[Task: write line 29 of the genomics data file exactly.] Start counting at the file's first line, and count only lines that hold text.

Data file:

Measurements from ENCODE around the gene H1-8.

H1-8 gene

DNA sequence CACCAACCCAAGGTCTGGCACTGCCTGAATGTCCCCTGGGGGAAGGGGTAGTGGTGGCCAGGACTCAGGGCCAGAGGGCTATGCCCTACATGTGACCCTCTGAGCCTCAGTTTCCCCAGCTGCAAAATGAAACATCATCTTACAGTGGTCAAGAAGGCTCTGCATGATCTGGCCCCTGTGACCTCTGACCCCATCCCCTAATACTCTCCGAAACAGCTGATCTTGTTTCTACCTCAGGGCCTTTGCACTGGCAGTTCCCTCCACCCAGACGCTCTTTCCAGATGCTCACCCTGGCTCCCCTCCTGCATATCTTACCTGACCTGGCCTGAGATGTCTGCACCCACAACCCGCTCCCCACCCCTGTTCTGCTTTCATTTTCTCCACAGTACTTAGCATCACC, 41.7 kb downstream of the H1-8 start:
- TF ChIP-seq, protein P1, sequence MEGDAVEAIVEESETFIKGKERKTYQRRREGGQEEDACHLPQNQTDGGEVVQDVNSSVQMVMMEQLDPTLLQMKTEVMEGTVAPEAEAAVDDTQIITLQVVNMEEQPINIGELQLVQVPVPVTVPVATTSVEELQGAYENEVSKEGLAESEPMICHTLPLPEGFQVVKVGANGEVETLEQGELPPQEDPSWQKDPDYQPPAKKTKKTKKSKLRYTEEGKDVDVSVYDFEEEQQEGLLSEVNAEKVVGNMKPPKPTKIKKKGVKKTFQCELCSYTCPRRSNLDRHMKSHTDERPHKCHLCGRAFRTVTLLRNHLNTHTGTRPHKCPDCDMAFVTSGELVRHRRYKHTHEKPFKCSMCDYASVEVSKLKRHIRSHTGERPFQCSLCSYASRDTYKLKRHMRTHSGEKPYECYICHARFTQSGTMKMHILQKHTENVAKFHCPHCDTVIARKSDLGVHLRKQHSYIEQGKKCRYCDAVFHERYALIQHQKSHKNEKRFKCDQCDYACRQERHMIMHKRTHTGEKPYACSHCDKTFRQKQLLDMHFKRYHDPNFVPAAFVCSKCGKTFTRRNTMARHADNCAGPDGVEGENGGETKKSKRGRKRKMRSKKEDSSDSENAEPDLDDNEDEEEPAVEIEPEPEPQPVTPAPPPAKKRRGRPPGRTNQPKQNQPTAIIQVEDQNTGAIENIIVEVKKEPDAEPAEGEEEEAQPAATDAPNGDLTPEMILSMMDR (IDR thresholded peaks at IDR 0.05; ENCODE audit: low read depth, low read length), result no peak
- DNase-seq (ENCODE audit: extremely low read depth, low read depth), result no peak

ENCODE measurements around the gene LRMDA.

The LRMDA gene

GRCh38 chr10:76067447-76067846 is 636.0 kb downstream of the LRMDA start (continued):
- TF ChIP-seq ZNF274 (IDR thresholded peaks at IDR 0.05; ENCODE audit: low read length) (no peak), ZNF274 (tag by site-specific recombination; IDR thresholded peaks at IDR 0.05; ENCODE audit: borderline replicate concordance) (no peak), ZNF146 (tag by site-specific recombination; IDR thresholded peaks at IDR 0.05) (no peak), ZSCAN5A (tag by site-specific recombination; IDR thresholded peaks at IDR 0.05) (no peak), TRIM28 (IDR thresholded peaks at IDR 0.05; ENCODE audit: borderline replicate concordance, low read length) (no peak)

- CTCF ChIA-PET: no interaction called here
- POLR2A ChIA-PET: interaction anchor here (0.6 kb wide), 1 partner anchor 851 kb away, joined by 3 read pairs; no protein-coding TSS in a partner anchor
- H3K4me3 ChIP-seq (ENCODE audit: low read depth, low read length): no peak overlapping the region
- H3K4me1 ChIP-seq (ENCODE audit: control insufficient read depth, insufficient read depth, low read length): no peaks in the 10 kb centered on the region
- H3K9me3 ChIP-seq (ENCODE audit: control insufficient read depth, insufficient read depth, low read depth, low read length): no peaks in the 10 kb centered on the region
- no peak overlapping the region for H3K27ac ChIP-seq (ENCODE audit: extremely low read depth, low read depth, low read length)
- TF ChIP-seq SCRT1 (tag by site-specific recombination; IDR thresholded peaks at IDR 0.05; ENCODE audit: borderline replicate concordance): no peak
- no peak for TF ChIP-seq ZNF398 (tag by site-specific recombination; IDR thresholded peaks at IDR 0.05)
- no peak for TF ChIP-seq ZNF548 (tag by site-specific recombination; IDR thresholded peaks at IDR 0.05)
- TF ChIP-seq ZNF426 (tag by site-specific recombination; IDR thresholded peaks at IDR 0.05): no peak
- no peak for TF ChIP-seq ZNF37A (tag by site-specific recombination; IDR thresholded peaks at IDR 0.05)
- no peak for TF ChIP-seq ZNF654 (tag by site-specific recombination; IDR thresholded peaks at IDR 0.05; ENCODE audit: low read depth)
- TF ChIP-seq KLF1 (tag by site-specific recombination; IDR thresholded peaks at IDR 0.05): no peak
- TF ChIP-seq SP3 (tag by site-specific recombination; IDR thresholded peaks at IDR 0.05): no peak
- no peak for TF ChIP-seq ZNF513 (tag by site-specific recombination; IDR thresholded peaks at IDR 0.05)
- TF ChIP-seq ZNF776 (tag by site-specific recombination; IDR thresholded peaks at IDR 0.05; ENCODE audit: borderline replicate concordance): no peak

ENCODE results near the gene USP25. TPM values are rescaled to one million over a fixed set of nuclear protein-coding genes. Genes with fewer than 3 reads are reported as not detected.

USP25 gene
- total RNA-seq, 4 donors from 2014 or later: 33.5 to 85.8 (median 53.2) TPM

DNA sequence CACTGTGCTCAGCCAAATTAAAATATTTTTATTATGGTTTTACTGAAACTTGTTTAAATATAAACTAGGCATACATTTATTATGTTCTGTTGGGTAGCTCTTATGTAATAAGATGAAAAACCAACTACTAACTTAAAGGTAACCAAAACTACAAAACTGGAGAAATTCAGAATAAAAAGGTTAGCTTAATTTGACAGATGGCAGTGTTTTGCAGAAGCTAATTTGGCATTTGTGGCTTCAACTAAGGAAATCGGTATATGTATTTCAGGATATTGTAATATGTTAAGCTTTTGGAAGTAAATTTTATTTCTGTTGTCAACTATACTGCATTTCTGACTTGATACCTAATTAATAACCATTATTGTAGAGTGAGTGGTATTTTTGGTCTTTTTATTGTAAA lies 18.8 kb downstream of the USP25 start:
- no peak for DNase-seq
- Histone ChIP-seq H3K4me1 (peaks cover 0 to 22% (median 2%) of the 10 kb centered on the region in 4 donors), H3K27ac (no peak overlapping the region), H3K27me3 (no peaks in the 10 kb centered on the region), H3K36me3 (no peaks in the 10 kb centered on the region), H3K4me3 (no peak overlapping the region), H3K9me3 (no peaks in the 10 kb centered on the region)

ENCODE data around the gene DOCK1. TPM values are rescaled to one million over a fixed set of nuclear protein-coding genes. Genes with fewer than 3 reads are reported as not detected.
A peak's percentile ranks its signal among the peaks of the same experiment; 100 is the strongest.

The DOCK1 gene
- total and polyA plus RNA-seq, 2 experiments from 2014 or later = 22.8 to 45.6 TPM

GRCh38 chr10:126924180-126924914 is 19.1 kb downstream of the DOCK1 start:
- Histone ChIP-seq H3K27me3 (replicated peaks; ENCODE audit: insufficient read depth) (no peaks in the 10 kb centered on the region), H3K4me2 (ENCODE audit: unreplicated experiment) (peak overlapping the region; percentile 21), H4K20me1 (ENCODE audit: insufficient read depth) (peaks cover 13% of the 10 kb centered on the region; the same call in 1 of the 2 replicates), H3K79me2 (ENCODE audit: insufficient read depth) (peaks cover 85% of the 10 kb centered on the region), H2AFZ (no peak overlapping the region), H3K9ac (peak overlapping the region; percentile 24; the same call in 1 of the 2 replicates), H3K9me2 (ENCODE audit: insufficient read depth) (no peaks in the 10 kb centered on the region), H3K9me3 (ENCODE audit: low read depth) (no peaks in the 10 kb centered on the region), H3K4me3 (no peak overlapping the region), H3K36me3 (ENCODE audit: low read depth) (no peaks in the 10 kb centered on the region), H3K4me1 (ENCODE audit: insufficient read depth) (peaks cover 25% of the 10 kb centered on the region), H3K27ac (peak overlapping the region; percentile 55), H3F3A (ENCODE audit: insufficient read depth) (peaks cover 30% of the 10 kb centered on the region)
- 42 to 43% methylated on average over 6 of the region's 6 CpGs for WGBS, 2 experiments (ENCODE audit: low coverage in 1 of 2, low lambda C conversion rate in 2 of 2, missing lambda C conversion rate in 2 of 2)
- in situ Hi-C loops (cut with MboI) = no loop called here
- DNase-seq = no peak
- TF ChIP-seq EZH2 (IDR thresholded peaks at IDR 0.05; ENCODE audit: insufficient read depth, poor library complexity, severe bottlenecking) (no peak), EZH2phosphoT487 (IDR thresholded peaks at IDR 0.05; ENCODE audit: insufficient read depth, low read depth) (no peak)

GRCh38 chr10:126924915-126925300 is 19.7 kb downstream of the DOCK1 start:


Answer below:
DNA sequence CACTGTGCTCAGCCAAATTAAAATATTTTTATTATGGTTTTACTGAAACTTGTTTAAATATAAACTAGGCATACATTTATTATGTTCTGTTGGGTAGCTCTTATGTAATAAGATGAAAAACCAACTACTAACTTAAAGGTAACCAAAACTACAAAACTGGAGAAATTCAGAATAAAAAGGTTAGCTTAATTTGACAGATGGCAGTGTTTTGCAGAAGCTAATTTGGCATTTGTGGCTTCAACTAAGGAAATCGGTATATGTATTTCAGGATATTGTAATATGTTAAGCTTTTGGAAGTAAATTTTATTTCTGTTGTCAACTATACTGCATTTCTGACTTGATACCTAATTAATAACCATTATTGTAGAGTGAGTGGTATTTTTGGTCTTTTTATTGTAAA lies 18.8 kb downstream of the USP25 start: